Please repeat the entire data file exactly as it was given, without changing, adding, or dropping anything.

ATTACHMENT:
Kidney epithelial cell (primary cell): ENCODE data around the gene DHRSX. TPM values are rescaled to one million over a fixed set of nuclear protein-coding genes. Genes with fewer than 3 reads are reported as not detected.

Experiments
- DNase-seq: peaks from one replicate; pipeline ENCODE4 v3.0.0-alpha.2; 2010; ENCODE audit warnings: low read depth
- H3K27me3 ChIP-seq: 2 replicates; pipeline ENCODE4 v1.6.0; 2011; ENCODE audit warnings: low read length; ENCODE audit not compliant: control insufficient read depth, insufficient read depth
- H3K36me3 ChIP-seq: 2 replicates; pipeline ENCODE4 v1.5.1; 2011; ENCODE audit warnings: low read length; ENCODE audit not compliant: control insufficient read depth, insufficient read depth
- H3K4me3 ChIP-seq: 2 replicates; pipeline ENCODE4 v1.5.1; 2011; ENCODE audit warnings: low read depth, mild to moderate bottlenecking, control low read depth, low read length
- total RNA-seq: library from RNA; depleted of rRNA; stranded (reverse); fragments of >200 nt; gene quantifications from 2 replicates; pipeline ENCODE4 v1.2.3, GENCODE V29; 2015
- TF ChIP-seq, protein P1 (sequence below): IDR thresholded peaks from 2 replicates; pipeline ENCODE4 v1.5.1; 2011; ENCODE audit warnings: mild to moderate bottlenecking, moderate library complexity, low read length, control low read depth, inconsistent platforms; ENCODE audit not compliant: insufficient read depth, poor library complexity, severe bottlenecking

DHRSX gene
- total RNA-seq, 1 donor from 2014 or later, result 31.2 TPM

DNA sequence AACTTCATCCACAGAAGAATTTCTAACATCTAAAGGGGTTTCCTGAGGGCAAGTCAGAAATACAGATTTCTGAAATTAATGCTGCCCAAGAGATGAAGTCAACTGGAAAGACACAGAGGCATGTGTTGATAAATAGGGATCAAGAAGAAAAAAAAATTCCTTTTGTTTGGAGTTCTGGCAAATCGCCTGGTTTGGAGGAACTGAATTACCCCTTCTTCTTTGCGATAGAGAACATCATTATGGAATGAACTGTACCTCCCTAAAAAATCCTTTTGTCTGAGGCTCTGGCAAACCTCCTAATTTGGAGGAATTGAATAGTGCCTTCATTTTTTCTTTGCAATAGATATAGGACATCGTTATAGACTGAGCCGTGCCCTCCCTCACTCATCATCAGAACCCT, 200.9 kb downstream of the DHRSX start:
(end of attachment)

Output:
Kidney epithelial cell (primary cell): ENCODE data around the gene DHRSX. TPM values are rescaled to one million over a fixed set of nuclear protein-coding genes. Genes with fewer than 3 reads are reported as not detected.

Experiments
- DNase-seq: peaks from one replicate; pipeline ENCODE4 v3.0.0-alpha.2; 2010; ENCODE audit warnings: low read depth
- H3K27me3 ChIP-seq: 2 replicates; pipeline ENCODE4 v1.6.0; 2011; ENCODE audit warnings: low read length; ENCODE audit not compliant: control insufficient read depth, insufficient read depth
- H3K36me3 ChIP-seq: 2 replicates; pipeline ENCODE4 v1.5.1; 2011; ENCODE audit warnings: low read length; ENCODE audit not compliant: control insufficient read depth, insufficient read depth
- H3K4me3 ChIP-seq: 2 replicates; pipeline ENCODE4 v1.5.1; 2011; ENCODE audit warnings: low read depth, mild to moderate bottlenecking, control low read depth, low read length
- total RNA-seq: library from RNA; depleted of rRNA; stranded (reverse); fragments of >200 nt; gene quantifications from 2 replicates; pipeline ENCODE4 v1.2.3, GENCODE V29; 2015
- TF ChIP-seq, protein P1 (sequence below): IDR thresholded peaks from 2 replicates; pipeline ENCODE4 v1.5.1; 2011; ENCODE audit warnings: mild to moderate bottlenecking, moderate library complexity, low read length, control low read depth, inconsistent platforms; ENCODE audit not compliant: insufficient read depth, poor library complexity, severe bottlenecking

DHRSX gene
- total RNA-seq, 1 donor from 2014 or later, result 31.2 TPM

DNA sequence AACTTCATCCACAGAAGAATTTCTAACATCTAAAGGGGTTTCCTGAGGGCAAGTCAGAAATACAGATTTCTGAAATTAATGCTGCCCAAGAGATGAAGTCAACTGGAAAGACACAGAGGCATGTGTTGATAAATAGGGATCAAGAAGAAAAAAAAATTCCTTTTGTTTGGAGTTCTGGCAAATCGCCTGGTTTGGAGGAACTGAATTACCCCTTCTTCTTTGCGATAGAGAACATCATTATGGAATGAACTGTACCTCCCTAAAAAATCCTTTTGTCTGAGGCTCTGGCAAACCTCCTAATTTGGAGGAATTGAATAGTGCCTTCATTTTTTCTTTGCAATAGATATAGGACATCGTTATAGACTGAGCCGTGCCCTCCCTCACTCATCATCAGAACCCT, 200.9 kb downstream of the DHRSX start: